3D Imaging of Mammalian Cells with Ion-Abrasion Scanning Electron Microscopy


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3D Imaging of Mammalian Cells with Ion-Abrasion Scanning Electron Microscopy, Donald Bliss and Sriram Subramaniam
As a demonstration of the collaborative environment at NLM, Donny visualized the many-layered Ion-Abrasion Scanning Electron Microscope images of a melanoma cell. Donny isolated structures of the nucleus shown as a dark globe, surrounded by pink mitochondria and yellow endoplasmic reticulum. The many tiff images generated from the microscope were segmented into polygons and used to generate a 3D vrml file. Donny used Autodesk® 3D Studio Max® to texture map the 3D structure and global illumination to replicate real world lighting. To add perspective, Donny used Adobe® Photoshop® to create a depth-of-field effect.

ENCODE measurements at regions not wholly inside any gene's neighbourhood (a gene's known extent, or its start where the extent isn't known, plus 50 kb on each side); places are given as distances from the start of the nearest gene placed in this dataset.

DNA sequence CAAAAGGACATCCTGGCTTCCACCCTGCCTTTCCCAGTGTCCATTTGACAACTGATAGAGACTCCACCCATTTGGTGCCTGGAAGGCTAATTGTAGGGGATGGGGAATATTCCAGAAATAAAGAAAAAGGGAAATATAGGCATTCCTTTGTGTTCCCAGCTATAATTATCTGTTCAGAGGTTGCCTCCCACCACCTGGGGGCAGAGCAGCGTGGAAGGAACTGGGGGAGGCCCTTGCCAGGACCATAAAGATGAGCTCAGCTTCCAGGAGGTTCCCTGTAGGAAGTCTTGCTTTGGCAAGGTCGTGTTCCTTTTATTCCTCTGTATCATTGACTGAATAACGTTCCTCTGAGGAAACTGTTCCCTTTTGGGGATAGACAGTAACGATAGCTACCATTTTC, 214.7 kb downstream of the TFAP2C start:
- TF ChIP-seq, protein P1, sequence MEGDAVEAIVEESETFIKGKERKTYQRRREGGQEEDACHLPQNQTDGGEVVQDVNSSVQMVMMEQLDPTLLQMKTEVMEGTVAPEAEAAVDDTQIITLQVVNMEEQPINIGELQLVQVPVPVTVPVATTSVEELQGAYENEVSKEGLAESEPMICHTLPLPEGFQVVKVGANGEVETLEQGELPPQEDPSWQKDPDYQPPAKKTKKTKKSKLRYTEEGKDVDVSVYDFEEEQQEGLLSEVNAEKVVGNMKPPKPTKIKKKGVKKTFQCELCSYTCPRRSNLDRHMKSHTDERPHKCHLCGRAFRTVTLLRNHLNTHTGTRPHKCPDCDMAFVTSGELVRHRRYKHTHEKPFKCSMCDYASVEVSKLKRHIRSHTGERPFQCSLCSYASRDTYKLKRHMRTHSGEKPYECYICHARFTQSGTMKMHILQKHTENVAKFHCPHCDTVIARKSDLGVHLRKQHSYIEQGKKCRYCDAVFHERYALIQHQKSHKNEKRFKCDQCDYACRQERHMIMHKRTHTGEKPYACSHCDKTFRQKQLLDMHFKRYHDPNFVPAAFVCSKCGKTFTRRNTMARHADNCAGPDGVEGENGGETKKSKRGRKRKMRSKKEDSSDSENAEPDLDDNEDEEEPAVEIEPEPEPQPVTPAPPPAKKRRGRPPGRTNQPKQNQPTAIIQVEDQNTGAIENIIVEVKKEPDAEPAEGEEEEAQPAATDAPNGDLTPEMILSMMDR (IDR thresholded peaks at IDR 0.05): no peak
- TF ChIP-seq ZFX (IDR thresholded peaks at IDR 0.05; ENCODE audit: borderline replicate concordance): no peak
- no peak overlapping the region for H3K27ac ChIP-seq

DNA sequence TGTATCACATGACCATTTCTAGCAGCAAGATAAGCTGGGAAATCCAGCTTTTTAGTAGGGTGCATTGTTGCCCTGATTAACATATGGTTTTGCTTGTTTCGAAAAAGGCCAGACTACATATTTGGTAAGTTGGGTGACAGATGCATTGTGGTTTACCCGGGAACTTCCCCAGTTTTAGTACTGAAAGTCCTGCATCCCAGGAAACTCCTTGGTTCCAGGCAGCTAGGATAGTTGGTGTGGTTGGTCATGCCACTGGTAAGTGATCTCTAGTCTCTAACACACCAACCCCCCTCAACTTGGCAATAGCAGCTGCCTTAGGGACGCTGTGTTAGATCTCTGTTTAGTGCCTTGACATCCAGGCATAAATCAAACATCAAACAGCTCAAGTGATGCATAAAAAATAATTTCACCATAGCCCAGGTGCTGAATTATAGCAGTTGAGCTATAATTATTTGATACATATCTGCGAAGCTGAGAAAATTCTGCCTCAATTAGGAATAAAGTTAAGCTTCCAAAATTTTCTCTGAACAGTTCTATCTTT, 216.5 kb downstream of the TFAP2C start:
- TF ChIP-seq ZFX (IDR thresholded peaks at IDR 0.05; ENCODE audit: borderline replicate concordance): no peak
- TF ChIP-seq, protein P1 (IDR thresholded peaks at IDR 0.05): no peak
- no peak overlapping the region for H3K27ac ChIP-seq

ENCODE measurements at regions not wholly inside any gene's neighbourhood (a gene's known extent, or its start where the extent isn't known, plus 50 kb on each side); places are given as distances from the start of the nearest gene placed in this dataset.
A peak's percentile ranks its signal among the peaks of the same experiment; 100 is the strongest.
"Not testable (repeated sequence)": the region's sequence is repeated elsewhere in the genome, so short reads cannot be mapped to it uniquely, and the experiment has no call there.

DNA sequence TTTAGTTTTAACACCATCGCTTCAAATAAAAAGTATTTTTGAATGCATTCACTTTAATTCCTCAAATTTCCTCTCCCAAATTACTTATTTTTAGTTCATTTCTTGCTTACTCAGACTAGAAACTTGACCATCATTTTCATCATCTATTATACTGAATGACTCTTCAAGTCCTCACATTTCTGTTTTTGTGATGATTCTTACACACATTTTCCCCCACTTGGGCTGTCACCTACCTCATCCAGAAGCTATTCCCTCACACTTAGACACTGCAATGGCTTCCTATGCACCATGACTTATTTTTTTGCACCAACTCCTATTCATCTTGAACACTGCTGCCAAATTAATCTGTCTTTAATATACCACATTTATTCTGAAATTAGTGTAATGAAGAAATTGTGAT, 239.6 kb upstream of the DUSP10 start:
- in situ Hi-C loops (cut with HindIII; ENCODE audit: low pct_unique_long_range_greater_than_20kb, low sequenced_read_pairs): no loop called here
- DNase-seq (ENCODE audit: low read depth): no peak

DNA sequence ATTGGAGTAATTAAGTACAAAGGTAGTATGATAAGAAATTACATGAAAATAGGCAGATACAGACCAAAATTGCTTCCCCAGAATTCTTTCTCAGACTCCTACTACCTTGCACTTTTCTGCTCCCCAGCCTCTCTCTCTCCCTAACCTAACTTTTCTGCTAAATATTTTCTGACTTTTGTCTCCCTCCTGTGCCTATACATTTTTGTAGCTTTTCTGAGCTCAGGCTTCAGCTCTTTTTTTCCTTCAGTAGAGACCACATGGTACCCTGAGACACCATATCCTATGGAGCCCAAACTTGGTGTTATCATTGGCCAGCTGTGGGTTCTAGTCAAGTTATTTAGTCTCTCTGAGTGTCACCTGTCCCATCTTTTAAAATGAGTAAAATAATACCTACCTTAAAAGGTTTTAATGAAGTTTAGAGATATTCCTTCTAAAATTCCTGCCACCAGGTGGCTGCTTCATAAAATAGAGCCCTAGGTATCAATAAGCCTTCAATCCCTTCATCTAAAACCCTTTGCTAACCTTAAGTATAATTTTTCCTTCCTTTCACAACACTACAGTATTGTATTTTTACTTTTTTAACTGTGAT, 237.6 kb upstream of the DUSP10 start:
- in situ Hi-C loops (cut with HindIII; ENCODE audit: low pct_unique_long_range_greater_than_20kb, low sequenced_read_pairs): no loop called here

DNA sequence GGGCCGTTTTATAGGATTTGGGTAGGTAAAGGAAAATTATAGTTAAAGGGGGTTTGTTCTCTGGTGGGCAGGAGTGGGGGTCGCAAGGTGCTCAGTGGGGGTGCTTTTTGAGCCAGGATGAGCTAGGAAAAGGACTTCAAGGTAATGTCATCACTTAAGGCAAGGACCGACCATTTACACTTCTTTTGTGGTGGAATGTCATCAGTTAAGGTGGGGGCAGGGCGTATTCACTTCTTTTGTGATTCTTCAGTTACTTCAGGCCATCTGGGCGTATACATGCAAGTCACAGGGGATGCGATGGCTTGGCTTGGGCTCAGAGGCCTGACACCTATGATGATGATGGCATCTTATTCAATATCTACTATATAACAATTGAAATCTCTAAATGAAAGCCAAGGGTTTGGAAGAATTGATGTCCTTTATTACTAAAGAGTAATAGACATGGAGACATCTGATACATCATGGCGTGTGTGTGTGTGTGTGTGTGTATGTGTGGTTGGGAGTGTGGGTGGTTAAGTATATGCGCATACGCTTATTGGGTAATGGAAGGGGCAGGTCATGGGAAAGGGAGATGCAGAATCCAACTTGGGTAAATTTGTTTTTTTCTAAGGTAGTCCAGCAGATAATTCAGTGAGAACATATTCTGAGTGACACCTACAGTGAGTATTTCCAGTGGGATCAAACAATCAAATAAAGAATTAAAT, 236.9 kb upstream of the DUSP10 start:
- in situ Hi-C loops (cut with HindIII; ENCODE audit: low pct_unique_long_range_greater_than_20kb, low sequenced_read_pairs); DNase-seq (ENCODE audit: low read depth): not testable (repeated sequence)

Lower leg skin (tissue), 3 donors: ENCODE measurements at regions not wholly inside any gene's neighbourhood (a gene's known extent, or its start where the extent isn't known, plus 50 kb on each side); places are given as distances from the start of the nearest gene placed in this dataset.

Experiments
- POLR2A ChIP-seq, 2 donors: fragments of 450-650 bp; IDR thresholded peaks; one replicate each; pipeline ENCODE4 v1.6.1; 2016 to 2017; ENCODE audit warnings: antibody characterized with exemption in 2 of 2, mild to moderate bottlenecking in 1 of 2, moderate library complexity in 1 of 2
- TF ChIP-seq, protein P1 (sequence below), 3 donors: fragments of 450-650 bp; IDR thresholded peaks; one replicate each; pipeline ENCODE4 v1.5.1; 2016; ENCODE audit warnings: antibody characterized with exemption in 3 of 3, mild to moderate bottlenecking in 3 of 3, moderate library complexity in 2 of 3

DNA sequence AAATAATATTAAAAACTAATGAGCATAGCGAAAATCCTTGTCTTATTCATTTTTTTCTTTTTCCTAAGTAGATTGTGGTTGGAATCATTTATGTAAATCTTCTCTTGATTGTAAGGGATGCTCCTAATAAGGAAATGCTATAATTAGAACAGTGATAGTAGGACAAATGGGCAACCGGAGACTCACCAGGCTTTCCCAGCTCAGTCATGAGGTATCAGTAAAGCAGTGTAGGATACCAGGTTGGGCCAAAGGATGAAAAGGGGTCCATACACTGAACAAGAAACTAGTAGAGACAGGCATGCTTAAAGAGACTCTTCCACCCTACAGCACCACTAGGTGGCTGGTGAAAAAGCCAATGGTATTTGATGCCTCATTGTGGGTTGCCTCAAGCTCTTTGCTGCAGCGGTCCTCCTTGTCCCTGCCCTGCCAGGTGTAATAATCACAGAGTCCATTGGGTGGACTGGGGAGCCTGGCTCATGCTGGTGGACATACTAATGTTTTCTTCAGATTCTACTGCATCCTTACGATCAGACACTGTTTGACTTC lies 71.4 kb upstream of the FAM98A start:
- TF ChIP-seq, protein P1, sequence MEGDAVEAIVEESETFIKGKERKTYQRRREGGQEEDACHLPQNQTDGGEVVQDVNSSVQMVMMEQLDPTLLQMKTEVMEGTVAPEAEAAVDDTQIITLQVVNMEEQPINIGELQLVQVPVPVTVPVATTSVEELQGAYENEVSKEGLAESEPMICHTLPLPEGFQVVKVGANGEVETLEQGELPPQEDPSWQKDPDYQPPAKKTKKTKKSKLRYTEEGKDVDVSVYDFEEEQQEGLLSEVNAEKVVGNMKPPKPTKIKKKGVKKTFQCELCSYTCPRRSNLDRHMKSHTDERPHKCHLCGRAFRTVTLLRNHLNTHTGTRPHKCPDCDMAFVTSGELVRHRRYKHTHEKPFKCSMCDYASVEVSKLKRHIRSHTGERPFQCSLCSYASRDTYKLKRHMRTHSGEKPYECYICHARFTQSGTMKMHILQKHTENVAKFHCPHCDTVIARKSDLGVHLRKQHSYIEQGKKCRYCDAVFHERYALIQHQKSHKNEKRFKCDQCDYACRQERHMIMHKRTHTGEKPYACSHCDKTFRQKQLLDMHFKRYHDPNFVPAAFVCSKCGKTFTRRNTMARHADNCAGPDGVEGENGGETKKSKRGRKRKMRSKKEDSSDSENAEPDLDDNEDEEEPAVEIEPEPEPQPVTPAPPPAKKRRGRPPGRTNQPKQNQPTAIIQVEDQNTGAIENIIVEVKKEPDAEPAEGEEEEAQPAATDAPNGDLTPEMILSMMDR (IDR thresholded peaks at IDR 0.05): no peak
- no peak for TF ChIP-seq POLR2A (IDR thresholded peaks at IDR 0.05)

Travis Vermilye
Non-Interactive Media: Honorable Mention Winner


Artistic Background